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Individuals with an Autism Spectrum Disorder (ASD) face many challenges in their life. They are born into the social world and are immediately confronted with experiences and sensations which can be overwhelming and confusing. However children and adolescents with ASD have many strengths. They experience the world in a unique and individual way. They can be excellent visual learners, very loyal friends and quite particular about following the rules.
ASD is estimated to affect 1 in 100 children and adolescents. Among other things, it is primarily characterised by difficulties understanding social relationships. What many of us take for granted as “common sense” can be confusing or illogical for someone with Autism.
For example, it seems obvious to most people that we look at others when we talk to them. Most children don’t need to be taught this and it just happens without consequence. However children on the Autism Spectrum often need the social world explained to them in detail so they can understand the “nuts and bolts” of the situation.
“We look at other people so they know we care” a parent might explain to their child with ASD. “It makes people feel happy when we look at them and smile” the parent may add. This helps the child understand the connection between the social action and the feelings of other people.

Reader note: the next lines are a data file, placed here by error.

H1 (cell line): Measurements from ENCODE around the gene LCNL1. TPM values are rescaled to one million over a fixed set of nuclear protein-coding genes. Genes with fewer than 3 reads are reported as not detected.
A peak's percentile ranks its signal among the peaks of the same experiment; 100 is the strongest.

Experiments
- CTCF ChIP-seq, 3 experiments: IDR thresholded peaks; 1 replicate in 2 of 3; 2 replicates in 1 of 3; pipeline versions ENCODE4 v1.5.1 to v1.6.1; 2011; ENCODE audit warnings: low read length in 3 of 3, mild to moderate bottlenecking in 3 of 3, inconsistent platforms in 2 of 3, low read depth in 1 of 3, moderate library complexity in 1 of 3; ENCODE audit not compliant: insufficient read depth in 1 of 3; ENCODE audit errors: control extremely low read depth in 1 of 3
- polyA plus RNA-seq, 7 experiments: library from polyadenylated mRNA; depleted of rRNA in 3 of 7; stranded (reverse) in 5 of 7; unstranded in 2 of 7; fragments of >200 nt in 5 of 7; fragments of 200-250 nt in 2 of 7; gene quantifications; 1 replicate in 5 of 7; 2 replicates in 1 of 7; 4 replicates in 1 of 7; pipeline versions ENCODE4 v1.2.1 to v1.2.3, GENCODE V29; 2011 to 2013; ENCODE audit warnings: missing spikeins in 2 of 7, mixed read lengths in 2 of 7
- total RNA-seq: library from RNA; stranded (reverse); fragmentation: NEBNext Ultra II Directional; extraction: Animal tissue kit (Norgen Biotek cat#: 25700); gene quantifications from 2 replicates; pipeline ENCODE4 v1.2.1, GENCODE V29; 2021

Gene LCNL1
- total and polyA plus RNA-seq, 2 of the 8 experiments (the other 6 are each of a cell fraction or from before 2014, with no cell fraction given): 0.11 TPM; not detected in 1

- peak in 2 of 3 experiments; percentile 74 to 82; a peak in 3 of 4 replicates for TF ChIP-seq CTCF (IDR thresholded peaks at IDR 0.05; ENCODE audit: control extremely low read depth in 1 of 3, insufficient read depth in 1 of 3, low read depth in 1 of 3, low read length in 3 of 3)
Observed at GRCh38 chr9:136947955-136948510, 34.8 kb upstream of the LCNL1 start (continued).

Children with ASD are commonly identified when starting school however the signs are often present from a young age. Sensory concerns, difficulties coping with change, repetitive behaviours and extreme emotional outbursts can also be indicative of the condition.
Of course, not every child with social difficulties has ASD. Just like other aspects of child development (e.g. language, motor skills, cognition) social skills also develop at different paces in different children.
It can be helpful to talk to a Child & Adolescent Psychologist if you or others have ongoing concerns regarding your child. This can help identify what is expected at your child’s developmental level. After all, early identification and assistance can lead to better outcomes for many childhood conditions.